Despite the dismal weather outside, Saturday and Sunday afternoons brought what I had most anticipated at this year's festival. The launch of a major Between Islands project initiated by Stornoway's An Lanntair was celebrated by two concerts featuring Julie Fowlis and Kathleen MacInnes from the Western Isles, Orkney's own Saltfishforty and singer/fiddler Jenny Keldie, originally from Shetland and now resident in Orkney. The second of these two concerts would form the latest in the series of Gatherings which have proved high points of recent festivals.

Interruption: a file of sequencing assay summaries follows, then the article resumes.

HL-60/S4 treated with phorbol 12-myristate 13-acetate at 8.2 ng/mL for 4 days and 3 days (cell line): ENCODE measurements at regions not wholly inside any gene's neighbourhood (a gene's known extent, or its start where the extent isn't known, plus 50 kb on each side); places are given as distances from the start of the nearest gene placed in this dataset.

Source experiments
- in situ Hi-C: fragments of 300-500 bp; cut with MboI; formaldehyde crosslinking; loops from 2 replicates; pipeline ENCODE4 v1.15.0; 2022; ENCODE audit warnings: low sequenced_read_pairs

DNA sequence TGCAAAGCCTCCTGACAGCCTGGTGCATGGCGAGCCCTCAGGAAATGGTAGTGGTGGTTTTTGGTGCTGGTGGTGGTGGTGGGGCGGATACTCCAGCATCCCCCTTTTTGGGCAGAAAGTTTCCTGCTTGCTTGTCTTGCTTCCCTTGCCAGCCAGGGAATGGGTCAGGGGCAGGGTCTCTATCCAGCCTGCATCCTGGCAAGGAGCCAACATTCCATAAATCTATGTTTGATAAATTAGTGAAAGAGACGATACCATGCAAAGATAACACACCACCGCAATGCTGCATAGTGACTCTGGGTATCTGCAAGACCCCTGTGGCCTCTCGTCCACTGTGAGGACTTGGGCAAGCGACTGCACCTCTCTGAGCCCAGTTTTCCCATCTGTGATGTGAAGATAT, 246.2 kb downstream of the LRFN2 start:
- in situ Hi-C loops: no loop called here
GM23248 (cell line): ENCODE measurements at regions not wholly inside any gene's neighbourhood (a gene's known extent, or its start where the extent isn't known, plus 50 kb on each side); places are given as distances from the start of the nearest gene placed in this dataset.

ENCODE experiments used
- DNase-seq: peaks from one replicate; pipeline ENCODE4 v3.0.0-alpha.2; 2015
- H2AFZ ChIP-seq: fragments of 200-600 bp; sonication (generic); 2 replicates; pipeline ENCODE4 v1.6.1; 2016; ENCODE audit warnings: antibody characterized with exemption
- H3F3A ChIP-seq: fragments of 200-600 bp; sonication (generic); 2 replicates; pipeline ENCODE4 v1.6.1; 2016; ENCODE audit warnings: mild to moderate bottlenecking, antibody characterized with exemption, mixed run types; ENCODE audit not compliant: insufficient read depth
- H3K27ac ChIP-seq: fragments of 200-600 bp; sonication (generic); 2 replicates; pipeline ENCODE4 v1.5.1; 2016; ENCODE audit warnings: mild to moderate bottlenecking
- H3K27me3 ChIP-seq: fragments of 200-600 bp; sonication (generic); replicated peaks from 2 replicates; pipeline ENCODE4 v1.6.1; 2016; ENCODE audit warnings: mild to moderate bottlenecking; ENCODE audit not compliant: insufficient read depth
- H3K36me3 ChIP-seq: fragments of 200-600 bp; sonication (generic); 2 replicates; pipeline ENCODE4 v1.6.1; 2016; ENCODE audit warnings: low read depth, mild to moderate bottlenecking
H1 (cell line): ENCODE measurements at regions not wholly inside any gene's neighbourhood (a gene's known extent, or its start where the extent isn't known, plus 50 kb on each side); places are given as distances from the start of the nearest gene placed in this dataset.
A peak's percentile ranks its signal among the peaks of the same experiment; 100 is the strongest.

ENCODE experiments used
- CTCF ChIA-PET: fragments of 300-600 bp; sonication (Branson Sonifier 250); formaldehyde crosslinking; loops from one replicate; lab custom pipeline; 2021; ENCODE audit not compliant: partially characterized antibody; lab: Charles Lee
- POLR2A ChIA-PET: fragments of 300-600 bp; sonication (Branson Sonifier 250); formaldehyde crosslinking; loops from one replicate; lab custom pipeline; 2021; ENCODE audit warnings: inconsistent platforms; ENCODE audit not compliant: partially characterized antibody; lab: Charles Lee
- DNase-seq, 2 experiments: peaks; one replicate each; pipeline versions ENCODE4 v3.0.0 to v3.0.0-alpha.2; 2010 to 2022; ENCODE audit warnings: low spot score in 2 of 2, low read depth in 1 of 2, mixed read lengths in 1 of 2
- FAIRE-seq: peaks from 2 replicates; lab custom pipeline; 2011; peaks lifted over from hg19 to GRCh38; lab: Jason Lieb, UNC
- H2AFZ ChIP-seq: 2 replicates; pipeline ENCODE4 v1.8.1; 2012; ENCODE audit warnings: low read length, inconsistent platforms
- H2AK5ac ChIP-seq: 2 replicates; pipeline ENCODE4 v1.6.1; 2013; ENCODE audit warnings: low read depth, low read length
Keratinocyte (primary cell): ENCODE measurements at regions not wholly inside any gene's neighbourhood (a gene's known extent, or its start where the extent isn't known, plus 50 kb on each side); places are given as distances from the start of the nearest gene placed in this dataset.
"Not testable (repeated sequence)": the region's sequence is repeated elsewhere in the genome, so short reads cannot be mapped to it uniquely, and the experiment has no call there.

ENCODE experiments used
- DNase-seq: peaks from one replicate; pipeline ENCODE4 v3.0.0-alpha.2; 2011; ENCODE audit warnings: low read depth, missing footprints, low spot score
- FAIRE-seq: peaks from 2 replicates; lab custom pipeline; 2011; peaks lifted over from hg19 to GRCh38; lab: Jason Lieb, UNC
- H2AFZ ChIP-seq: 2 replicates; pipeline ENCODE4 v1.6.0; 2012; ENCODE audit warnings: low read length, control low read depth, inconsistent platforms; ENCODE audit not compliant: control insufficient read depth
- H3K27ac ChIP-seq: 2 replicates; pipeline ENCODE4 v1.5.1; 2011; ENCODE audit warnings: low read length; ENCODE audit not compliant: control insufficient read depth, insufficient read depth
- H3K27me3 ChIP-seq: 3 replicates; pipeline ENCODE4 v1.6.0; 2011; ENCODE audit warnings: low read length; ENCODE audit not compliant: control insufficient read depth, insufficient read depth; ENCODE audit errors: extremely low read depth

The idea behind the project was to explore cultural connections between the Northern Islands of Shetland and Orkney and the Western Isles of the Uists, Harris and Lewis and Barra through a series of inter-island initiatives, in this case through their distinctive traditions in music. The Saturday afternoon concert comprised solo and combination performances from all four acts. Julie presented songs from the Monach Islands (with which she has ancestral connections) and St. Kilda, and both she and Kathleen sang Gaelic songs from the Uists. Of Jenny's original songs, one about dementia stood out, linking effectively with a snatch of the Gaelic song Calum Sgaire from Julie and Kathleen. They and the irrepressible Saltfishforty were augmented by Shetland song group, Laeverick, several Orcadian players, and local primary and senior school children backing on strings and as a choir.